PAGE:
Group members are generally expected to cooperate with one another. In fact, groups exist precisely because their members cooperate to achieve shared goals. If this cooperation mutates into competition, groups often fall apart or suffer a schism. In contrast, groups as a whole are often expected to compete with one another. This competition can take the form of friendly rivalry (e.g., two baseball teams trying to win a game), but all too often it is hostile and destructive (e.g., two nations trying to obtain scarce resources). Clearly, then, cooperation and competition are fundamental aspects of the social psychology of groups.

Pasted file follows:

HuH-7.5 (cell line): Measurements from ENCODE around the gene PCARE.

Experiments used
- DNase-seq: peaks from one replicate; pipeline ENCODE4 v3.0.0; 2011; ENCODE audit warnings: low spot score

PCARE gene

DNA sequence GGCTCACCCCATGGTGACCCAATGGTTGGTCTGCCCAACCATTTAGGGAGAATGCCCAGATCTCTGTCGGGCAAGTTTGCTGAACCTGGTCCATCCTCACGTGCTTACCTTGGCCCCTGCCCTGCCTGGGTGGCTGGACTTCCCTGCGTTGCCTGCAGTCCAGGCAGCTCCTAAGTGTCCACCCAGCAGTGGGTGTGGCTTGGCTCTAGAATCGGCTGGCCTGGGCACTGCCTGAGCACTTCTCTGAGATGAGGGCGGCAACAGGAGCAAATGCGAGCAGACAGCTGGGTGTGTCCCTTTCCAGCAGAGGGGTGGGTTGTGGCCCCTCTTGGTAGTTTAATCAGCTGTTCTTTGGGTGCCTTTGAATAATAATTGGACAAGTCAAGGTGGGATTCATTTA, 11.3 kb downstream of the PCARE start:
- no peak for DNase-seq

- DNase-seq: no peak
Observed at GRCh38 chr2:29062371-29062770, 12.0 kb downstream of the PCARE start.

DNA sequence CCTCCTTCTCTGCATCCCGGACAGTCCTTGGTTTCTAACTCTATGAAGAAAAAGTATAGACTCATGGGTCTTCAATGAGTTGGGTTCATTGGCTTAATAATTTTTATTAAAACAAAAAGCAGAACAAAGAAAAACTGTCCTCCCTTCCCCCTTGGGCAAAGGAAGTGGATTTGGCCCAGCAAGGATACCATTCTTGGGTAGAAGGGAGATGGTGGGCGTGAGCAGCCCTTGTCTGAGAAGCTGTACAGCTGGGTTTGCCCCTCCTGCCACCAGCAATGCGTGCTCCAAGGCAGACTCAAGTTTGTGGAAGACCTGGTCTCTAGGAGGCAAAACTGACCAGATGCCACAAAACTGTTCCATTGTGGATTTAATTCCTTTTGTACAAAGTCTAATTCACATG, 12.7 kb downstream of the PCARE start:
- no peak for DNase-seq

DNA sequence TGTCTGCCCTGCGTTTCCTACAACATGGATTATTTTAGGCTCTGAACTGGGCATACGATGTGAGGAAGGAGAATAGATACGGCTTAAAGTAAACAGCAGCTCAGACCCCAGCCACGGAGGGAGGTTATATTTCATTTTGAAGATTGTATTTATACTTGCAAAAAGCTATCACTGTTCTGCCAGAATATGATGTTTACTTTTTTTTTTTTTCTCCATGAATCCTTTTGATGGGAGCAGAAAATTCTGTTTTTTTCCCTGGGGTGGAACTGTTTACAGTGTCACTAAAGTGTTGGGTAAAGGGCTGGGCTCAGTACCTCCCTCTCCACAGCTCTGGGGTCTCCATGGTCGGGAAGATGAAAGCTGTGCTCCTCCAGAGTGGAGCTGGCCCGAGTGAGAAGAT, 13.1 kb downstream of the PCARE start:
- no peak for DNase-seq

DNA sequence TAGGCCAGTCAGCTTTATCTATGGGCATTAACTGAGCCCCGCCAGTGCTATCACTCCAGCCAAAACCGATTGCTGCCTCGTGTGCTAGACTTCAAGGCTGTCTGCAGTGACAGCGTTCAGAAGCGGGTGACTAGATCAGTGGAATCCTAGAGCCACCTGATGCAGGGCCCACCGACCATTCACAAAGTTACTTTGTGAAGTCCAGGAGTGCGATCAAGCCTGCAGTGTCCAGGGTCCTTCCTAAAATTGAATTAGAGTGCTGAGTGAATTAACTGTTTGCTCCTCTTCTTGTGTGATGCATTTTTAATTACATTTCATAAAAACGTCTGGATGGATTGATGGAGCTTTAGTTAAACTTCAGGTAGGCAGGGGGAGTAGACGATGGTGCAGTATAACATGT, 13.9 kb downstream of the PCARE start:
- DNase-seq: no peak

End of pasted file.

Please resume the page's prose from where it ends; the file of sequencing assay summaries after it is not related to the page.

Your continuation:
Defining Cooperation and Competition

Based on early research by the social psychologists Morton Deutsch and Muzafer Sherif, cooperation can be characterized as overt or verbal behavior that ...

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